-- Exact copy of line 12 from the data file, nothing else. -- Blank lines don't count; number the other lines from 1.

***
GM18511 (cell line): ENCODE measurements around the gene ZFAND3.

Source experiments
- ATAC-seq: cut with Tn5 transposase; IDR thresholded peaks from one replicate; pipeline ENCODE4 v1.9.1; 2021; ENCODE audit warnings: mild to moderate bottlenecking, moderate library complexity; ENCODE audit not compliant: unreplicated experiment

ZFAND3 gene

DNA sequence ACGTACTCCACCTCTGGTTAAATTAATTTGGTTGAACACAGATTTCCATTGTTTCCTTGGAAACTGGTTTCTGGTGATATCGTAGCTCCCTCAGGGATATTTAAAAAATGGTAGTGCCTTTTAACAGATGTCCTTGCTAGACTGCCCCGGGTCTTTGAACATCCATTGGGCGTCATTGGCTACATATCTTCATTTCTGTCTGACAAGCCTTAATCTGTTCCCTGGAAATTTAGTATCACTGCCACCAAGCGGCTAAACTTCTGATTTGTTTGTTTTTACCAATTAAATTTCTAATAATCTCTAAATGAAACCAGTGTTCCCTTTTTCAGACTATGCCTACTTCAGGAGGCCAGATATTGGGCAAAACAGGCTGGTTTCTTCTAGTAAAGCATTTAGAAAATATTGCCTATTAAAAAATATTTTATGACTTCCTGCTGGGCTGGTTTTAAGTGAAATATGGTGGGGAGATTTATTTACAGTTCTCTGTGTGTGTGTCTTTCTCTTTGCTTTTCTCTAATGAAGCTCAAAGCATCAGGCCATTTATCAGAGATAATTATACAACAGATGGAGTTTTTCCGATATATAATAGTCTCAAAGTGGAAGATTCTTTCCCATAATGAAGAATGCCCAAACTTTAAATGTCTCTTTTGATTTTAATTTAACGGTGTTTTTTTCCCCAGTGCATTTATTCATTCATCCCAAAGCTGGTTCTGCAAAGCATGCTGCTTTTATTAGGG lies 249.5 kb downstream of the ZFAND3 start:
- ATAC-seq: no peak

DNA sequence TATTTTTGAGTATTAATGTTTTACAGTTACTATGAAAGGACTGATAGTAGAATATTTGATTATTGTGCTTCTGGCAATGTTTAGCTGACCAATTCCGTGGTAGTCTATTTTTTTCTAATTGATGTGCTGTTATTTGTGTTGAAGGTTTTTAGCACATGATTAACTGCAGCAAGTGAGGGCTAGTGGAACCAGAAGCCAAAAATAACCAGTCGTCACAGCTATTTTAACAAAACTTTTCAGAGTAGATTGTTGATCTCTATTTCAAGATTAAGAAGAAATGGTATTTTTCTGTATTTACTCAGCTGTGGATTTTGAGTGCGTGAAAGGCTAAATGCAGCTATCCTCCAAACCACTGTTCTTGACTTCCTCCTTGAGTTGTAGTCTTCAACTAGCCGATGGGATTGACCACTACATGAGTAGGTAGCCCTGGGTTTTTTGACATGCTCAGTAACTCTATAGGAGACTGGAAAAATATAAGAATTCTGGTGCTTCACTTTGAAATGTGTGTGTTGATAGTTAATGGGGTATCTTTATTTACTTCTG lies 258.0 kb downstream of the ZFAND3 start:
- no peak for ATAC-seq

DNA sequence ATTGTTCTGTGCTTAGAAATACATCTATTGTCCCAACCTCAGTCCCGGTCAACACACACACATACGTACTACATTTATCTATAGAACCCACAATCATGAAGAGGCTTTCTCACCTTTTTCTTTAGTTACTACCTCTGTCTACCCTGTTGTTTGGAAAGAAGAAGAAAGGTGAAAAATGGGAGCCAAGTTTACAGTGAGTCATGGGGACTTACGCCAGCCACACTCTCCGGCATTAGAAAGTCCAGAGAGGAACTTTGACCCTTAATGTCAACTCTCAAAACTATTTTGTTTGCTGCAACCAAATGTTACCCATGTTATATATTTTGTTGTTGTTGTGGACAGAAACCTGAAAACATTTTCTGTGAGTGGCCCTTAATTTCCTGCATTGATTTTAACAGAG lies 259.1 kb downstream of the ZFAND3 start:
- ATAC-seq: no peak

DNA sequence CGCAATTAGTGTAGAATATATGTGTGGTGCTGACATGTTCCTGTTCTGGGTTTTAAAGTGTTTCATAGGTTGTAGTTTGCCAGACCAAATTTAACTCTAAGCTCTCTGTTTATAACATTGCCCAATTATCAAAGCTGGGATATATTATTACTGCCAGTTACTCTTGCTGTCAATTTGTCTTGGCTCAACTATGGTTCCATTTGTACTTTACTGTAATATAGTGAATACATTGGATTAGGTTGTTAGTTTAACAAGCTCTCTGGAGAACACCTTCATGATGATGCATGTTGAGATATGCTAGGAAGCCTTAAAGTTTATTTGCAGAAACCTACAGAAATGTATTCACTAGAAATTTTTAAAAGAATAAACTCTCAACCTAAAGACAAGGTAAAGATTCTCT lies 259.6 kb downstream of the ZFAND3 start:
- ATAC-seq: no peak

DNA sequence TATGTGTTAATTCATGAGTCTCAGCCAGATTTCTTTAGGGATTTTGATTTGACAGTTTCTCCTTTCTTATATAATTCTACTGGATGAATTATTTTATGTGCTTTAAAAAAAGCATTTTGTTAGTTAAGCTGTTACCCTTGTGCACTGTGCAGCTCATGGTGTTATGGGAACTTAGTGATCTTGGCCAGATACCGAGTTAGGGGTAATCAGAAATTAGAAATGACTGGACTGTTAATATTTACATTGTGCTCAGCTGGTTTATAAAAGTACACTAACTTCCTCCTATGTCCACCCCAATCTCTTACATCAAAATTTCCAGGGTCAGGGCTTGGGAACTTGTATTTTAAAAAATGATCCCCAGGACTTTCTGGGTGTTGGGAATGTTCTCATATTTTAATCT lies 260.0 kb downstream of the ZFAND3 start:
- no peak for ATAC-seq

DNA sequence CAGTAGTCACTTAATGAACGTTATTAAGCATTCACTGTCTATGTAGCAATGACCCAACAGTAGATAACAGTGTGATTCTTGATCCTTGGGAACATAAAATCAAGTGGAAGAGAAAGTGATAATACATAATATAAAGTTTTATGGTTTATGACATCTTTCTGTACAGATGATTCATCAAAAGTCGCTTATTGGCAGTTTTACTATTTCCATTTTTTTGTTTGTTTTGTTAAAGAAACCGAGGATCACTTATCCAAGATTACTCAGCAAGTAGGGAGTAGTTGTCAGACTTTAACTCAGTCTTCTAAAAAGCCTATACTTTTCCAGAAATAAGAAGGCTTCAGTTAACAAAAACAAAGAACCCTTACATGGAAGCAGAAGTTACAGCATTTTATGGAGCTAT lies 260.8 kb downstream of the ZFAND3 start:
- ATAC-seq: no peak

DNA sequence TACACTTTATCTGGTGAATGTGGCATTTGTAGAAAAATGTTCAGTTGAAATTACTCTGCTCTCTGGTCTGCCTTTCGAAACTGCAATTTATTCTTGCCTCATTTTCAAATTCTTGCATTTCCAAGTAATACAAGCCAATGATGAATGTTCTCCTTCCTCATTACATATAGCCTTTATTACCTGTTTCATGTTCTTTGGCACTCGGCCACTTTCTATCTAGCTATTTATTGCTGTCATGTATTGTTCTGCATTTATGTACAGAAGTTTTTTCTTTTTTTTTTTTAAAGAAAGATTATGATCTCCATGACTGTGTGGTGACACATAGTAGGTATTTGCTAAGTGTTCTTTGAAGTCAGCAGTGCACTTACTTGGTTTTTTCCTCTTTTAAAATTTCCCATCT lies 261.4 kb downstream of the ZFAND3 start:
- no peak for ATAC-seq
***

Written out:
- ATAC-seq: no peak